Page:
- Project Runeberg -  Letters written during a short residence in Sweden, Norway, and Denmark /
122

(1889) [MARC] Author: Mary Wollstonecraft With: Henry Morley
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that it was not totally without foundation. He must
have possessed some eloquence, or have had truth on
his side; for the farmers rose by hundreds to support
him, and were very much exasperated at his
imprisonment, which will probably last for life, though he has
sent several very spirited remonstrances to the upper
court, which makes the judges so averse to giving a
sentence which may be cavilled at, that they take
advantage of the glorious uncertainty of the law, to
protract a decision which is only to be regulated by
reasons of state.

The greater number of the slaves I saw here were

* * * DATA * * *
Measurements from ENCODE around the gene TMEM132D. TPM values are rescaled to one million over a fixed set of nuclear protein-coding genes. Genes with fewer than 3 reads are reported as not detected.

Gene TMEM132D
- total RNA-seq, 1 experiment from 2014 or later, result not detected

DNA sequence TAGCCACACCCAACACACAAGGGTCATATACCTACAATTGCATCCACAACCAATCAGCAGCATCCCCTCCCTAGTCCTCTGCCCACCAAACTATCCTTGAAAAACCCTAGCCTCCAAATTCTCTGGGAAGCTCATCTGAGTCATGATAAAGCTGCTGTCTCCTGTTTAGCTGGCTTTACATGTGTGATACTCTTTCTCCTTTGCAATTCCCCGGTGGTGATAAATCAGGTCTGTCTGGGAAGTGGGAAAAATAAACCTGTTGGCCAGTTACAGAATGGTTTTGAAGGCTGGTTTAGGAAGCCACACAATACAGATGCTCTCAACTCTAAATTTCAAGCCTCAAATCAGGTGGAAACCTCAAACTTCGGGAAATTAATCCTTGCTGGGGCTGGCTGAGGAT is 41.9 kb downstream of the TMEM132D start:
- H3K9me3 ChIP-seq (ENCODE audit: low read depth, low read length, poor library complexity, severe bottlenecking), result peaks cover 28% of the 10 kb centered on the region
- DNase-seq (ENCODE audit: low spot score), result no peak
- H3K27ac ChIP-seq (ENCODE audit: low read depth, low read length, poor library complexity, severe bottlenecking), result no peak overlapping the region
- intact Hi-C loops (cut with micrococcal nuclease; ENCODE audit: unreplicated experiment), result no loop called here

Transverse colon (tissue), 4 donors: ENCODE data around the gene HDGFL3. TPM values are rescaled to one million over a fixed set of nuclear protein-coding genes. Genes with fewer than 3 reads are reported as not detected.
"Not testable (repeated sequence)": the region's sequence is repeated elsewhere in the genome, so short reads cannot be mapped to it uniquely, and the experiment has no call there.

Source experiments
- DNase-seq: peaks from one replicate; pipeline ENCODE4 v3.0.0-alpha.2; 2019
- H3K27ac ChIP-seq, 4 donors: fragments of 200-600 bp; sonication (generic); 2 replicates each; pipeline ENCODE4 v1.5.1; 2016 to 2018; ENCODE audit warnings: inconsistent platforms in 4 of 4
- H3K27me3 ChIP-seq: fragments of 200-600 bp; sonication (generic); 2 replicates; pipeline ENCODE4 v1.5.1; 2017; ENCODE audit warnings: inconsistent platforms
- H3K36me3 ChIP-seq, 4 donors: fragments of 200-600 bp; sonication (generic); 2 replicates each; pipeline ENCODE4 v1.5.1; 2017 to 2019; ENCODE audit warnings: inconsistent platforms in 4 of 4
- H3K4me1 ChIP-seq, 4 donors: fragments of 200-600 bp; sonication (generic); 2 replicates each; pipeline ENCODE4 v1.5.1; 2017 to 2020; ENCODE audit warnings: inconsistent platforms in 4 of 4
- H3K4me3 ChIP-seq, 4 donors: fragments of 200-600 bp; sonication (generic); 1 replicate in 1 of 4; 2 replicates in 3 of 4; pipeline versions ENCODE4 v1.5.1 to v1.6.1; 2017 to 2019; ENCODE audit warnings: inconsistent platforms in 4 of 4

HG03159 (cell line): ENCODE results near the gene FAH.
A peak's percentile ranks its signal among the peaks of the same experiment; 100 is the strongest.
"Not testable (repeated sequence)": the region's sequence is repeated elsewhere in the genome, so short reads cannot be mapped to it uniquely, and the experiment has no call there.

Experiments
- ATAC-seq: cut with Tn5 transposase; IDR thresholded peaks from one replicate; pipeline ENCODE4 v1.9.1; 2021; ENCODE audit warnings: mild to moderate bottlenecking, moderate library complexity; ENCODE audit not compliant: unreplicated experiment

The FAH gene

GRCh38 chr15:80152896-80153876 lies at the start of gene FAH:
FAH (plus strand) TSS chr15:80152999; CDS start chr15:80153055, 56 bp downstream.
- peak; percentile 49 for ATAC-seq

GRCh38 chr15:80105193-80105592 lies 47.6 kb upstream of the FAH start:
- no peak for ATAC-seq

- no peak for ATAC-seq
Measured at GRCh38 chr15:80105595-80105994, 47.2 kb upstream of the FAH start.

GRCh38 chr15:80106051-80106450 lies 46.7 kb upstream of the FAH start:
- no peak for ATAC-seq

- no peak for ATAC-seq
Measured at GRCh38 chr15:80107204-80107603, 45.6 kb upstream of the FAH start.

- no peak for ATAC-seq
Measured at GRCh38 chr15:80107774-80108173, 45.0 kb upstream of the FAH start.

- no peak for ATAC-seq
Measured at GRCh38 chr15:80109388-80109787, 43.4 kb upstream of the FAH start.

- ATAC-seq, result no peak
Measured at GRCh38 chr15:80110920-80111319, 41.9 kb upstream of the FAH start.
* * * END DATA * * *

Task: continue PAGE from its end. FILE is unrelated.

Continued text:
not confined for life. Their labour is not hard; and
they work in the open air, which prevents their
constitutions from suffering by imprisonment. Still, as they
are allowed to associate together, and boast of their
dexterity, not only to each other but to the soldiers
around them, in the garrison, they commonly, it is
natural to conclude, go out more confirmed and more
expert knaves than when they entered.

It is not necessary to trace the origin of the
association of ideas which led me to think that the stars and
gold keys, which surrounded me the evening before,
disgraced the wearers as much as the fetters I was
viewing—perhaps more. I even began to investigate
the reason, which led me to suspect that the former
produced the latter.

The Norwegians are extravagantly fond of courtly
distinction, and of titles, though they have no
immunities annexed to them, and are easily purchased. The
proprietors of mines have many privileges: they are

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